From: “Peter Hollings”Date: 2 December 2009 19:16:58 GMTTo: “‘Richard Moore'” <•••@••.•••>Subject: FW: FW: The myth of over-population
Richard –Some comments from an astute environmentalist on the article you sent.Peter HollingsFrom: Emily SpenceSent: Wednesday, December 02, 2009 1:35 PMTo: Peter HollingsSubject: Re: FW: The myth of over-populationPeter, I wish that it were as simple as this description that you forwarded, but it is not so when one tabulates in other factors such as ecological footprint and, as part of that, carbon footprint; looming water shortages caused by deglacialization and other sources (like over-pump rates and droughts), ocean acidification, looming resource shortfalls (oil, certain metals, minerals, sea life, etc., etc.), energy demands, rates of deforestation… At the heart of all of these troubles lies, indirectly, population size, as well consumption rates (while nearly everyone, regardless of wherever he is on the economic ladder, always wants more “stuff” and services and more money to buy more “stuff”and services).
Hi Peter & Emily,
The article I posted argued that we have enough land to grow food for everyone in the world if we use the land wisely instead of wastefully. The same argument DOES apply to each of the items I underlined above. That is, we can become sustainable EITHER by killing off 80% of the world’s population, OR we can become sustainable by cleaning up the way we use resources.
The folks who run the world and control the global economy prefer to kill off 80% of the world’s population so that they can continue to profit from the way we misuse resources. They are busy pursuing that agenda, and are now succeeding in killing off about 6 million children a year, with the help of IMF policies, biofuel production, CIA-sponsored civil wars, etc. Anyone who goes around supporting the myth of over-population is contributing to this genocide agenda.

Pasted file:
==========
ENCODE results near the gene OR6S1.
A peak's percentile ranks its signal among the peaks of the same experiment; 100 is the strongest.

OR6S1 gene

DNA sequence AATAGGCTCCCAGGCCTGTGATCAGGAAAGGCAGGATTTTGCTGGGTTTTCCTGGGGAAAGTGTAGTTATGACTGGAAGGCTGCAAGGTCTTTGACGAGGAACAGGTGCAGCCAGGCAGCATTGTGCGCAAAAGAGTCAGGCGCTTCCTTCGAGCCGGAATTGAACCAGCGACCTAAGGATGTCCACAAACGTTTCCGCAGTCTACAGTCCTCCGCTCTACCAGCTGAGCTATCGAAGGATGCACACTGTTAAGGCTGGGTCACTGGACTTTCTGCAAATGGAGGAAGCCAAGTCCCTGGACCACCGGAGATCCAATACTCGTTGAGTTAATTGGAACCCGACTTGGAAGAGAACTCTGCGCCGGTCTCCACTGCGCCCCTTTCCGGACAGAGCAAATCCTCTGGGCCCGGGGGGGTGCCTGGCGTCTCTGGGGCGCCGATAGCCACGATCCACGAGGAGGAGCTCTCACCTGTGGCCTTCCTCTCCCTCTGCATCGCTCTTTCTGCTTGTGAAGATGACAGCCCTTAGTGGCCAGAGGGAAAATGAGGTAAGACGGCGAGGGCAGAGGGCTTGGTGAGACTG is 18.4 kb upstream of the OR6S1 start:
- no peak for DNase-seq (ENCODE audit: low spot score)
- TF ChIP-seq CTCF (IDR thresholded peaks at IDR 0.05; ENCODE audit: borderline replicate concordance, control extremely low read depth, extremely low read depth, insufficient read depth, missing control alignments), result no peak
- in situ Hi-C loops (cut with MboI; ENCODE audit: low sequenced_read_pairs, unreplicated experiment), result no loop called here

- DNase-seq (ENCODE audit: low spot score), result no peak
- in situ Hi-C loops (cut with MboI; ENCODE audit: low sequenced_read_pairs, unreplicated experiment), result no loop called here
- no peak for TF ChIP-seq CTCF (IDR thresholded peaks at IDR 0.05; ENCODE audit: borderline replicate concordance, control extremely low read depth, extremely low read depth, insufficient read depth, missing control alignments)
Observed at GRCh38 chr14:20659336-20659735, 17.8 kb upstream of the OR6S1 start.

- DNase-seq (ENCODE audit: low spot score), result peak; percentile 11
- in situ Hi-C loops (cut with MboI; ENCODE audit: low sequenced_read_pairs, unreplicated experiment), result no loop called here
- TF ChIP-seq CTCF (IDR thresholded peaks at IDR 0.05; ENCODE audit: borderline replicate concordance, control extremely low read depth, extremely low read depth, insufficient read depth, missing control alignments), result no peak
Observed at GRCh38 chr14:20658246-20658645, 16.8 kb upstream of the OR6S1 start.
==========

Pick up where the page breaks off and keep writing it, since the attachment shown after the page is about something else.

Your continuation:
It is a mistake to say the problem is that people want ‘stuff’. The problem is the supply chain that brings cheap stuff to people at the expense of the environment and of the people in the global south. To blame it on ‘wanting stuff’ encourages people to think that by driving less and consuming less they will solve the problem. That won’t solve the problem, instead it contributes to the problem by misdirecting our attention from what needs to be done.
From: Larry VictorDate: 2 December 2009 19:49:01 GMTTo: Richard Moore <•••@••.•••>Subject: Re: The myth of over-population
Richard, in terms of making food available, I agree with you. But, that is not the only factor. What is the whole ecological footprint of each person re their “standard of living”? What do people contribute to pollutions of all types, and the drain on energy? Freeman Dyson has speculated that with the right NEW technologies Earth could support many TRILLIONS. And then, there was the Dyson Sphere that morphed into Larry Niven’s RINGWORLD. BUT, what about the near future? A real threat is that the rapidly developing world (read Steward Brand’s The Whole Earth Discipline on the plus side of world urban slums) be propagandized to demand more and more industrial-style products and energy? True, with a cognitively uplifted population with new worldviews and technologies Earth could support more – but for the immediate future and without radical economic/political change, population may still be a highly significant factor – not the MOST. No factor is the most significant; searching for the fighting to establish the MOST significant factor is one of our great difficulties.
I’ve not done the calculations but I speculate that a rapid cut of the human population to 1/5 of current might postpone the climate change threat a few decades – so long as the population is then kept constant. I am NOT recommending this, but others might be working towards this end. When I first read the Club of Rome’s LIMITS OF GROWTH I then wondered if they ran the scenario with what I then called “The Operation” with a sharp cutback of the population. I wonder if anyone actually ran that scenario?
PS: I find your take on Climate Change disturbing. Climate Change is far more complex than the main media presents, and what critics as you also present, IMHO. This is a very complex problem with many non-linear feedback loops. Typical to ALL professionals, climate change scientists can also have a narrow focus on CO2, which doesn’t eliminate it as a factor. In my analysis, looking at as much of the conflicting info I can find, the Climate Threat is MUCH MORE SEVERE that we imagine, but nothing is fully fixed. The melting sea ice in the Arctic might bring about a little Ice Age in Europe and greater drought in North America; and maybe not. Minor fluctuations aren’t trends. Some measure of temperature may go down while others go up. The really scary thing is that IF the threat is real (actually major changes ARE coming, just what and when can be debated) there are NO DELIBERATIVE BODIES ON EARTH capable of working on this issue. And, there are powerful forces working to insure that such deliberative bodies don’t emerge.